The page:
Washington — The number of reported workplace injuries in the U.S. private sector increased in 2021, but a decline in respiratory illnesses – including COVID-19 – helped drive down the combined number of nonfatal workplace injuries and illnesses, data released Nov. 7 by the Bureau of Labor Statistics shows.

Workers in the private industry experienced an estimated 2.2 million nonfatal injuries in 2021 – up from 2.1 million the previous year. The rate of nonfatal injuries increased to 2.3 per 100 full-time equivalent workers from 2.2 in 2020.

However, employers reported 365,200 nonfatal illnesses in 2021 – down from 544,600 in 2020. Likewise, the number of recorded respiratory illnesses declined to 269,600 from 428,700 in 2020. By comparison, that total was 10,800 in 2019 – before the COVID-19 pandemic. BLS states that the 2021 data includes cases of COVID-19 “when a worker was infected as a result of performing their work-related duties and met other recordkeeping criteria.”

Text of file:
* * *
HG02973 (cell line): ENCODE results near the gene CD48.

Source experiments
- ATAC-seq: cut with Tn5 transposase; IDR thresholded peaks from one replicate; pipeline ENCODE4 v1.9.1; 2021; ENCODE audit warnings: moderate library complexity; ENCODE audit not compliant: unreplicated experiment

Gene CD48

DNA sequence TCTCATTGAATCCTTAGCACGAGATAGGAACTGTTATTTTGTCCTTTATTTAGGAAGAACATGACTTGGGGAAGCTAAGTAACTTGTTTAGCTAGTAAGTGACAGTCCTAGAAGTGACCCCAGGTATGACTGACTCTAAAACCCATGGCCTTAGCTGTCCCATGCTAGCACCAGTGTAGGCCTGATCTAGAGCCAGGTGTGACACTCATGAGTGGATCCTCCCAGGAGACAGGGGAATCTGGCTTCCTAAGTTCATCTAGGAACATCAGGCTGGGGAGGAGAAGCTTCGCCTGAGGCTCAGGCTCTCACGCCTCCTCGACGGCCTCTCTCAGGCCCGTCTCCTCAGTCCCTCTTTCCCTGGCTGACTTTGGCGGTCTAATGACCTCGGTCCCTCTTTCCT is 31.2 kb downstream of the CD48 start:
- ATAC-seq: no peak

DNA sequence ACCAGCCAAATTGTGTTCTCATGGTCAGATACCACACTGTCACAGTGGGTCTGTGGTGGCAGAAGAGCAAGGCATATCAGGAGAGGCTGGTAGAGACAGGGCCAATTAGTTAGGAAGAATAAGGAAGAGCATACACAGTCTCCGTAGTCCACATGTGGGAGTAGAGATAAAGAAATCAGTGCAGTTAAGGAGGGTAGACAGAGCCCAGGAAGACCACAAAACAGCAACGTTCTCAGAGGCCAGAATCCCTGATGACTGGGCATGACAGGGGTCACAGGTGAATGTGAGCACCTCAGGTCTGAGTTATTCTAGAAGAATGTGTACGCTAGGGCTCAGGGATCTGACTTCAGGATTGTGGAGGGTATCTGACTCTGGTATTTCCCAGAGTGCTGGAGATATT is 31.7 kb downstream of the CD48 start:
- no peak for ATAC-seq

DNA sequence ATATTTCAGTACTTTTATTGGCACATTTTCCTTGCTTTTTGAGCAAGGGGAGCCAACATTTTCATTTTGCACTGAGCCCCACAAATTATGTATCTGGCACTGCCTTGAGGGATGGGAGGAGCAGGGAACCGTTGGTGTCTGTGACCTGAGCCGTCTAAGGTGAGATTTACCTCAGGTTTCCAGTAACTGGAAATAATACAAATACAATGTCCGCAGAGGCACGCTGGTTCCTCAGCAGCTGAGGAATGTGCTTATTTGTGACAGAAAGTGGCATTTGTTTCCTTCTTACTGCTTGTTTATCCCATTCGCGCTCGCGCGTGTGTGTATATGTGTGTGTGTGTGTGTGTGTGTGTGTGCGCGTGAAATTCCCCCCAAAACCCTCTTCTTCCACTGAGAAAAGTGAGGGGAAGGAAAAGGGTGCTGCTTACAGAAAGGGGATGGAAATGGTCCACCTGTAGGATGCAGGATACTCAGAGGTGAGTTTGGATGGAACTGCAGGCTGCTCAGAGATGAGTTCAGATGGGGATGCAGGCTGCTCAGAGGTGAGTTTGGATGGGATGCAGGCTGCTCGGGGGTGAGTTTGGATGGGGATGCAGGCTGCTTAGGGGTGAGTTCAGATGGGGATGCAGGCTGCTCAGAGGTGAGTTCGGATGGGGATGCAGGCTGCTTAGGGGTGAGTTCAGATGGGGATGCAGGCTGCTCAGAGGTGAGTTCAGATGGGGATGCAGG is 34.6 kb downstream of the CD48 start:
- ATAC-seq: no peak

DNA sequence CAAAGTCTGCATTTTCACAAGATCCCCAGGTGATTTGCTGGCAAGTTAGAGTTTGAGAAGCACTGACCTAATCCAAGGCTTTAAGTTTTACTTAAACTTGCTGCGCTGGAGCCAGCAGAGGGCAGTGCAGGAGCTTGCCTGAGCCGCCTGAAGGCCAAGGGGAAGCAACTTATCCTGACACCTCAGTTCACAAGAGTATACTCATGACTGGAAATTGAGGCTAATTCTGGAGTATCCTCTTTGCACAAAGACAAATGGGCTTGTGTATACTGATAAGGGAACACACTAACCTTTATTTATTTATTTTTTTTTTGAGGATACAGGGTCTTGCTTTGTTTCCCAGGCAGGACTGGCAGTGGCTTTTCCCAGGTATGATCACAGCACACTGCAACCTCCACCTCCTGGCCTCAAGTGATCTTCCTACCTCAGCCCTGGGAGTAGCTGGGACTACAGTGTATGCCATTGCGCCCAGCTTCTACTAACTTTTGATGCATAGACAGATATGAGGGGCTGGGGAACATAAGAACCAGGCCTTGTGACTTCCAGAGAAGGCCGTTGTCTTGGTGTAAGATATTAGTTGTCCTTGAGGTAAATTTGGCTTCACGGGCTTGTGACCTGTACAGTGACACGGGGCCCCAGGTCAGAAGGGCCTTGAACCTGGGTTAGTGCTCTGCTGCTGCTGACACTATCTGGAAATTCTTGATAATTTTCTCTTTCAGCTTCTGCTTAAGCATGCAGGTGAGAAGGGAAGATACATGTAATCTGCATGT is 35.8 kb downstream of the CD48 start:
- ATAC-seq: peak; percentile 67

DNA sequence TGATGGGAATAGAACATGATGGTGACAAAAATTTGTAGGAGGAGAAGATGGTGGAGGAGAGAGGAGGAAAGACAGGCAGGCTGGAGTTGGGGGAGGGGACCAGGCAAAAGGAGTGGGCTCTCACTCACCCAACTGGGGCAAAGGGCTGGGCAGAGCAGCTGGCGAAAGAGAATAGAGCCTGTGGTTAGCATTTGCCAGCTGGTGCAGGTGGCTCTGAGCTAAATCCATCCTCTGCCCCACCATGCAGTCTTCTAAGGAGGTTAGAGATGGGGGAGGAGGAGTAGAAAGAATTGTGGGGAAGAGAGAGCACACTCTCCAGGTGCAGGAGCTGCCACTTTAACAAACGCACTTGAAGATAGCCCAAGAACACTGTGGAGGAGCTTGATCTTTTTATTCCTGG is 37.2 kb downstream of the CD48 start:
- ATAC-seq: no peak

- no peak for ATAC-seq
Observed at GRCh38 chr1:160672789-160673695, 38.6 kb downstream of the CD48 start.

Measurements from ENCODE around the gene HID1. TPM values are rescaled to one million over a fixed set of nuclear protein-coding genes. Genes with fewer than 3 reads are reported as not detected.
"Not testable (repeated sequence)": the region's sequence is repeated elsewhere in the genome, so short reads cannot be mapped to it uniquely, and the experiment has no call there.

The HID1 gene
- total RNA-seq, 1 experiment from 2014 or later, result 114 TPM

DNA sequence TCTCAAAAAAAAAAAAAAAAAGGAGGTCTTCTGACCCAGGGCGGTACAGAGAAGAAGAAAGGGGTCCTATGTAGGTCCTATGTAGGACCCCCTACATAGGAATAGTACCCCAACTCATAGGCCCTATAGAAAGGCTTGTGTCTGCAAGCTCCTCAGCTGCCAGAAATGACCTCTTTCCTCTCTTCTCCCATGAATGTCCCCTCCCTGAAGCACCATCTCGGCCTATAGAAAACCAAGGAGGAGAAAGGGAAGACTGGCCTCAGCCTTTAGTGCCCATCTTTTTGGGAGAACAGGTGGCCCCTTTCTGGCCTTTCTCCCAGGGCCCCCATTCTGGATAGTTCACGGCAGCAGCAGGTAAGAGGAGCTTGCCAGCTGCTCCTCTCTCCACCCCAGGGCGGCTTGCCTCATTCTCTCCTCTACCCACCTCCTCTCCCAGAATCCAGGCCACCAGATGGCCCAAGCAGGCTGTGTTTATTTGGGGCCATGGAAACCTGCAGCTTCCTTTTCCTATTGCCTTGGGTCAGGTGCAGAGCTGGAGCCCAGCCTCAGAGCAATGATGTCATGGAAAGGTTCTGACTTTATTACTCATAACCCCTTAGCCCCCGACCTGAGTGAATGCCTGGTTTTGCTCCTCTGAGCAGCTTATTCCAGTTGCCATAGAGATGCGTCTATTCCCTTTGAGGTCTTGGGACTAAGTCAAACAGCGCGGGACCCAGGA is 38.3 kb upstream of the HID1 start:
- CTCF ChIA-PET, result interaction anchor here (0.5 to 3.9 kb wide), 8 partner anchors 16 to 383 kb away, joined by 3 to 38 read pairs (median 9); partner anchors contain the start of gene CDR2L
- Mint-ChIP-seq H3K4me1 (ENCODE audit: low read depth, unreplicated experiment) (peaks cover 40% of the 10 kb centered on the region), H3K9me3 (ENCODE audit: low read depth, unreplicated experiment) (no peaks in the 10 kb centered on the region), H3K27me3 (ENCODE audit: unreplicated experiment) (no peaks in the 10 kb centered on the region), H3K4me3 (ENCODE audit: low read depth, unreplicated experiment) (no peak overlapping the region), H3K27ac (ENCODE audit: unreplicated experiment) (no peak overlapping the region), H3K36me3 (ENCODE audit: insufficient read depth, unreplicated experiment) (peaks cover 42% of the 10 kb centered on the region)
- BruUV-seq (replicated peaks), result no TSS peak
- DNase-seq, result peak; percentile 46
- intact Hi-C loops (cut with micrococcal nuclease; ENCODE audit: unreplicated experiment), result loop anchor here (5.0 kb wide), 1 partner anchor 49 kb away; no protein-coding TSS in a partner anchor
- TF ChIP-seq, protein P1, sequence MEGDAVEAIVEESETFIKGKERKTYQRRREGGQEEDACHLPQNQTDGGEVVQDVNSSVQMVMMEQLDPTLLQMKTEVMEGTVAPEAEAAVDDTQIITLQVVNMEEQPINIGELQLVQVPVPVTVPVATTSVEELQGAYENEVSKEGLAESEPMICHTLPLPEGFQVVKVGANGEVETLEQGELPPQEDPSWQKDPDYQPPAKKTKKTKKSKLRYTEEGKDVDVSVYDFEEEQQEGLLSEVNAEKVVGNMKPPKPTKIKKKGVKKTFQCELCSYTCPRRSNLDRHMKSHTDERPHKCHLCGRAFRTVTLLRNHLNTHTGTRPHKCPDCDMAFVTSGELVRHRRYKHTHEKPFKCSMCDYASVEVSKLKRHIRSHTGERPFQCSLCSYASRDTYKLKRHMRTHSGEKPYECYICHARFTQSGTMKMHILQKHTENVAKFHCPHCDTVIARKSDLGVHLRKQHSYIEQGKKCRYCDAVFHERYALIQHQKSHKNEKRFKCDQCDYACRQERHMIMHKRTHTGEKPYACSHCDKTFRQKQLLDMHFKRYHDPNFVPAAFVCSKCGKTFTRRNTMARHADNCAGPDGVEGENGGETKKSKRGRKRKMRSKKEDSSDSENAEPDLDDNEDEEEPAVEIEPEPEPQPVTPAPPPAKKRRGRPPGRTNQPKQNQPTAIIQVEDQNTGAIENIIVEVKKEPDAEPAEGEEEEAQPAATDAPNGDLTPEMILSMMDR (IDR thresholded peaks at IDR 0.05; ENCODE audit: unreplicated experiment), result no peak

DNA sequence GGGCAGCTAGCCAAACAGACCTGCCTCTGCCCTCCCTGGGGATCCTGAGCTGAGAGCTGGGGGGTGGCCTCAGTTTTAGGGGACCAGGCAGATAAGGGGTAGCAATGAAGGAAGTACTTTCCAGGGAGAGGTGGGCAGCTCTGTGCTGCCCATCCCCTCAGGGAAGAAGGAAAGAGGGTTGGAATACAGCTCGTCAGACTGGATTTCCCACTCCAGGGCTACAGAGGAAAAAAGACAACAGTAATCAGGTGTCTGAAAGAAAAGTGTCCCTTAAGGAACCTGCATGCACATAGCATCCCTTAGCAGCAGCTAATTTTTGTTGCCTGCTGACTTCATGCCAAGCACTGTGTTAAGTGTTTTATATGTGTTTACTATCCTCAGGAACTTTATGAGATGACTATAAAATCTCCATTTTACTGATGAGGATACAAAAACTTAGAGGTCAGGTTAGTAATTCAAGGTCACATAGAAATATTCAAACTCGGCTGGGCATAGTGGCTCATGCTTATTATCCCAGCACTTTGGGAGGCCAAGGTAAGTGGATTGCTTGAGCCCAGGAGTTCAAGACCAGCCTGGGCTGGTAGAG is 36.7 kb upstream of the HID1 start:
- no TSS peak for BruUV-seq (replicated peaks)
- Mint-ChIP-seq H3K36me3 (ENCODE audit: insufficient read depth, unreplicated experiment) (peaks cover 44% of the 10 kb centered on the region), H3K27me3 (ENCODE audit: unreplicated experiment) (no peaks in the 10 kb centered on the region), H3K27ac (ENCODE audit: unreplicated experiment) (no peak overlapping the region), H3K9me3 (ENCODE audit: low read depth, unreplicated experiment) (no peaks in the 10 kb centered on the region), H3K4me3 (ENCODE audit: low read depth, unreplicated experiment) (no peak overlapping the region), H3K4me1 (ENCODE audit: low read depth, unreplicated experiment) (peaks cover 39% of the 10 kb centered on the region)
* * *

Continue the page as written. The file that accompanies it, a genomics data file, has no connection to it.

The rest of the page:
Overall, private industry employers reported 2.6 million nonfatal workplace injuries and illnesses in 2021 – a 1.8% decrease from the year before. The rate of total recordable cases remained unchanged, at 2.7 per 100 FTEs.

BLS obtained the estimates from the agency’s Survey of Occupational Injuries and Illnesses.

Other 2021 data highlights:

  • The transportation and warehousing industry and the agriculture, forestry, fishing and hunting industry had the highest rate of nonfatal injuries, each at 4.3 per 100 full-time workers.
  • Health care and social assistance had the highest rate of workplace illnesses, at 115.9 per 10,000 full-time workers. By comparison, the industries with the next highest rates were retail trade (46.2) and manufacturing (42.8).

The data release is the first of two annual reports from BLS. The second, scheduled to be released Dec. 16, will highlight Census of Fatal Occupational Injuries findings.


McCraren Compliance assists employers in protecting their workers, starting with a comprehensive Work-site Analysis, Hazard Prevention, Controls, and Safety & Health Training.

Please contact us today at 888-758-4757 to learn how we can provide mine safety training and consulting for your business.

Steer clear of injury when using skid-steer loaders